Photo: Bethany Goodrich
By Megan Johnson
The first time I had salmon was during my first year in Alaska. It was freshly caught, grilled on a bed of hot coals, simple – with butter, some salt and pepper. I ate it from a paper plate, while sitting on a stump by a roaring fire, listening to the sound of the ocean while the scent of spruce, smoke, and humidity floated in the air. The thing I remember most about that day wasn’t necessarily the buttery richness of the salmon or the wild Alaskan air – but instead a sense of welcome from the people around me.
As someone who came to Alaska from the high desert of eastern Oregon, learning about southeast Alaskan living has been a steep and beautiful learning curve. The rich culture, the beauty of the environment, and embracing subsistence has taught me many things. The common denominator with all of these experiences, has been the relationships forged and the privilege of sharing.
Photos: Bethany Goodrich
Food is survival; it is subsistence. But it is also medicine, emotion, language, connection, culture, and so much more. When we celebrate and precipitate joy – we eat. During the dark moments of grief, death, and loss – food is comfort. Ingredients are foraged, from the earth, the supermarket and the windowsill – we cultivate, create, and share with one another. We break bread in sacrament; we bring jarred salmon out of respect. There is comfort in cupcakes and hidden joy in wild berries.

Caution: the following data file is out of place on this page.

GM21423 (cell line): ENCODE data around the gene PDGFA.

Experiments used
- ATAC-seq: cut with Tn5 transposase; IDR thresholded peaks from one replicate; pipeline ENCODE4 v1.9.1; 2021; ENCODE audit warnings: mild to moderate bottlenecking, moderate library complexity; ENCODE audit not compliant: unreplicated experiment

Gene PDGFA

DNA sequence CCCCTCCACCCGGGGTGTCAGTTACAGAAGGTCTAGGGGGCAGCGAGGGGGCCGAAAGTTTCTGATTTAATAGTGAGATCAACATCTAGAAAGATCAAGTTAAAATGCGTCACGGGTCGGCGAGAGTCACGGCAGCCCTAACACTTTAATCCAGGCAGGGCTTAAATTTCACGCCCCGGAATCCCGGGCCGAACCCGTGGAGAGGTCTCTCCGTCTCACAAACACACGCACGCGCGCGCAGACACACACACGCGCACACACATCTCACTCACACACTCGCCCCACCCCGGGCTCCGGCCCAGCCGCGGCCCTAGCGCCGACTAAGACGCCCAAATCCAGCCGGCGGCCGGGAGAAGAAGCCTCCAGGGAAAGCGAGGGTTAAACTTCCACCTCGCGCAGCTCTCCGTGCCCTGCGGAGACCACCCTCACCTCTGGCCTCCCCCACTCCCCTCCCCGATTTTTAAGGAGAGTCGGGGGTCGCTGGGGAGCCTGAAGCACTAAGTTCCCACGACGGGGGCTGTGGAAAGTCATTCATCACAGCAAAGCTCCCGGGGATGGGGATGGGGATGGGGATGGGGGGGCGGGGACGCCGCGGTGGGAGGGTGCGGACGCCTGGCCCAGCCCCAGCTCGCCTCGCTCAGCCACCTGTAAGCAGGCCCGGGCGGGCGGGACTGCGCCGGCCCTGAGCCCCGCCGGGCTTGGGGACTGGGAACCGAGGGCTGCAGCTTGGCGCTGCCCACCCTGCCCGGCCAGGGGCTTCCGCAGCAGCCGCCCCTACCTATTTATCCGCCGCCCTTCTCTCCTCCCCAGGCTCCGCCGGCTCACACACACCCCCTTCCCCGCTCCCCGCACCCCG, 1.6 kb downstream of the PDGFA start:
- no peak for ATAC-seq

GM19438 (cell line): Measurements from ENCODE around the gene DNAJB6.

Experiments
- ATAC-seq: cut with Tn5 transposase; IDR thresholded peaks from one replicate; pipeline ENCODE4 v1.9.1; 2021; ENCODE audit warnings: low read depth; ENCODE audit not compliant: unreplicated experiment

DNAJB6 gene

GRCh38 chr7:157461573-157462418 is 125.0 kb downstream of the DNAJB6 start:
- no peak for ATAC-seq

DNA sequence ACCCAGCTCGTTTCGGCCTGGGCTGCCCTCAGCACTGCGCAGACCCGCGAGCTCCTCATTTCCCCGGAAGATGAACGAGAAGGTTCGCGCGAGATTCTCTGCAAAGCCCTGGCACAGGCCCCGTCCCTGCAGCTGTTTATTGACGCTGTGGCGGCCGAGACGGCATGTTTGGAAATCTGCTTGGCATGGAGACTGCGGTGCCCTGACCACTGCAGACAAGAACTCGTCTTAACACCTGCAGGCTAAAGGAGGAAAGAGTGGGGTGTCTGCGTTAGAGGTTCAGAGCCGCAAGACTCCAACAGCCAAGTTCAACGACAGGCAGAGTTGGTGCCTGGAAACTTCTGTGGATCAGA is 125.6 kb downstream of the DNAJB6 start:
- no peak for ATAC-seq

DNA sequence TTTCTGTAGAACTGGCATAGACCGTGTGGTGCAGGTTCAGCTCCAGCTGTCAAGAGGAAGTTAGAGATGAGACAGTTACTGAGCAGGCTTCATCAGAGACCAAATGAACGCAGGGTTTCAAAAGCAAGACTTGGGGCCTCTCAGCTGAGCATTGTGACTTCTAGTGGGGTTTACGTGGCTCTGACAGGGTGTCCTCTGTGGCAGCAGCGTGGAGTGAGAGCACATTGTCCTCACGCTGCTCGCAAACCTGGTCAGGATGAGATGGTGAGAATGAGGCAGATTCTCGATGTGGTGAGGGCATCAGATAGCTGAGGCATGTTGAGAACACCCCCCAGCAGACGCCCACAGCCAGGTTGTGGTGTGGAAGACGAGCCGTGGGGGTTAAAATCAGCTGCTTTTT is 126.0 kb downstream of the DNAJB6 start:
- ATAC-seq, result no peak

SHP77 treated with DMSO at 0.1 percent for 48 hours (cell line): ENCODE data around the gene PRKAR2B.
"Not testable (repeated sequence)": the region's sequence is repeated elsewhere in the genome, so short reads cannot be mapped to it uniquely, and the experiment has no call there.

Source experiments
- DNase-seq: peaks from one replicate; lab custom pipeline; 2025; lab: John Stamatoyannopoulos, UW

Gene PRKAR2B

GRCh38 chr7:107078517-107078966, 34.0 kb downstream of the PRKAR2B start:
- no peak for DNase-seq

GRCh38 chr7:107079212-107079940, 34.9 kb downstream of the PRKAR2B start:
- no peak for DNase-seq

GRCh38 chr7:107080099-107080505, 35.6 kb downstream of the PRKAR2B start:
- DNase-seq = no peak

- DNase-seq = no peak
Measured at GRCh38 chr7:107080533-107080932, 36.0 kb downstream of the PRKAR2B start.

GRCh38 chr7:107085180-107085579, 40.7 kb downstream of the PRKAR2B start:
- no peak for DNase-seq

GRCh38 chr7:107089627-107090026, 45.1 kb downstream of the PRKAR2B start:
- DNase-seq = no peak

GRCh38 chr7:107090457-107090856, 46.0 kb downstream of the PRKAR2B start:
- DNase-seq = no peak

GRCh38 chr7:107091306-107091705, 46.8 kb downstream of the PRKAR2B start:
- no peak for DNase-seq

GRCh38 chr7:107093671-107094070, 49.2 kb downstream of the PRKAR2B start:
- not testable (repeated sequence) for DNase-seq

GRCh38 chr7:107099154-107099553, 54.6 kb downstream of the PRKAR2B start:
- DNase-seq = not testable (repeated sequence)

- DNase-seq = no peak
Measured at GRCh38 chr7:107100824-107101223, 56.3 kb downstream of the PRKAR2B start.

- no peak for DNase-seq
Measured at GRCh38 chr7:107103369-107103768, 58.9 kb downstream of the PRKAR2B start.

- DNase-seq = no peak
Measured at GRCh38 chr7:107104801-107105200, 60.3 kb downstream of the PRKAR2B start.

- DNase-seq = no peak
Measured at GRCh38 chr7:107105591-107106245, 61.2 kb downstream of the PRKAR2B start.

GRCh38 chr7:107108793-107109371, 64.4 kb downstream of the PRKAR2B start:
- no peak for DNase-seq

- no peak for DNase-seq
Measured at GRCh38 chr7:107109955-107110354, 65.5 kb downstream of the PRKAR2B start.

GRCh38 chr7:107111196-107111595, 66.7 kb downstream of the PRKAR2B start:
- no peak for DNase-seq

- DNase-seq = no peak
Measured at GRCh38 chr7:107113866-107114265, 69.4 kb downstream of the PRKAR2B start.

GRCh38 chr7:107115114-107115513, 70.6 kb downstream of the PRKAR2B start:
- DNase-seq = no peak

The great joys and heartaches of my life have orbited around a kitchen table or an evening fire surrounded by other humans of different cultures, races, and backgrounds with hearts that beat like mine. Sharing, much like culture – is a privilege, an art and an honor. Food is the same.
The recent COVID pandemic has made sharing and connecting increasingly difficult, but really, we need this now more than ever. There are many ways we can continue to share and connect while still practicing physical distancing protocols.This is also an ideal time to utilize local and subsistence food resources.
Sharing food during this time is okay…just keep these tips in mind:
- Practice good hand washing
- Maintain social distancing as needed
- Follow the core four food safety practices: clean, separate, cook, chill
- It’s OK to take food to pregnant and nursing moms, or immunocompromised individuals
- You don’t need to wear a mask while preparing food
- Ask about food allergies
- Don’t use soap (or bleach) to clean vegetables and fruits
- Be creative! Work with friends and family to find ways to continue to communicate and share safely
Reference: Centers for Disease Control and Prevention